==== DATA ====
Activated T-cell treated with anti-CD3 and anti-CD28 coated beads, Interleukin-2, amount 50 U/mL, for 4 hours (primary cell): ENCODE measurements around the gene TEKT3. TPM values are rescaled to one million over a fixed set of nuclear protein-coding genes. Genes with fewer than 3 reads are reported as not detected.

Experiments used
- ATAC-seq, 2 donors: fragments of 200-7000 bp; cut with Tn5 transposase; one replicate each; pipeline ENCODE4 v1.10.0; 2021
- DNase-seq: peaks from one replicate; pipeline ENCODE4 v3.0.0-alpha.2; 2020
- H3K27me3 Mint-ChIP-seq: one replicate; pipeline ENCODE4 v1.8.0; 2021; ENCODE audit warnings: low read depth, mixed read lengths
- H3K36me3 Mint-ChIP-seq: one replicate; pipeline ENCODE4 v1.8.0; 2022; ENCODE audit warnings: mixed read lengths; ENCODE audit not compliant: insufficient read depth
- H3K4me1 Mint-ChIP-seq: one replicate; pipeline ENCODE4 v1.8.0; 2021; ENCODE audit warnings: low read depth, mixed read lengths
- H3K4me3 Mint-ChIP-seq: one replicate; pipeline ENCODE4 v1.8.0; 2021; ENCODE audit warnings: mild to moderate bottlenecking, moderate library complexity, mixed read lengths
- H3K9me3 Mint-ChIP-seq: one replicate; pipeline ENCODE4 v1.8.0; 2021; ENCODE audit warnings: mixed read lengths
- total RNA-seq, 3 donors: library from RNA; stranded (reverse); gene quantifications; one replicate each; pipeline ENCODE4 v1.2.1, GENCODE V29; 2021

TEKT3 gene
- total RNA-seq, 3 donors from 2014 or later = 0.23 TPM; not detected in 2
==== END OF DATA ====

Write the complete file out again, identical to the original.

Activated T-cell treated with anti-CD3 and anti-CD28 coated beads, Interleukin-2, amount 50 U/mL, for 4 hours (primary cell): ENCODE measurements around the gene TEKT3. TPM values are rescaled to one million over a fixed set of nuclear protein-coding genes. Genes with fewer than 3 reads are reported as not detected.

Experiments used
- ATAC-seq, 2 donors: fragments of 200-7000 bp; cut with Tn5 transposase; one replicate each; pipeline ENCODE4 v1.10.0; 2021
- DNase-seq: peaks from one replicate; pipeline ENCODE4 v3.0.0-alpha.2; 2020
- H3K27me3 Mint-ChIP-seq: one replicate; pipeline ENCODE4 v1.8.0; 2021; ENCODE audit warnings: low read depth, mixed read lengths
- H3K36me3 Mint-ChIP-seq: one replicate; pipeline ENCODE4 v1.8.0; 2022; ENCODE audit warnings: mixed read lengths; ENCODE audit not compliant: insufficient read depth
- H3K4me1 Mint-ChIP-seq: one replicate; pipeline ENCODE4 v1.8.0; 2021; ENCODE audit warnings: low read depth, mixed read lengths
- H3K4me3 Mint-ChIP-seq: one replicate; pipeline ENCODE4 v1.8.0; 2021; ENCODE audit warnings: mild to moderate bottlenecking, moderate library complexity, mixed read lengths
- H3K9me3 Mint-ChIP-seq: one replicate; pipeline ENCODE4 v1.8.0; 2021; ENCODE audit warnings: mixed read lengths
- total RNA-seq, 3 donors: library from RNA; stranded (reverse); gene quantifications; one replicate each; pipeline ENCODE4 v1.2.1, GENCODE V29; 2021

TEKT3 gene
- total RNA-seq, 3 donors from 2014 or later = 0.23 TPM; not detected in 2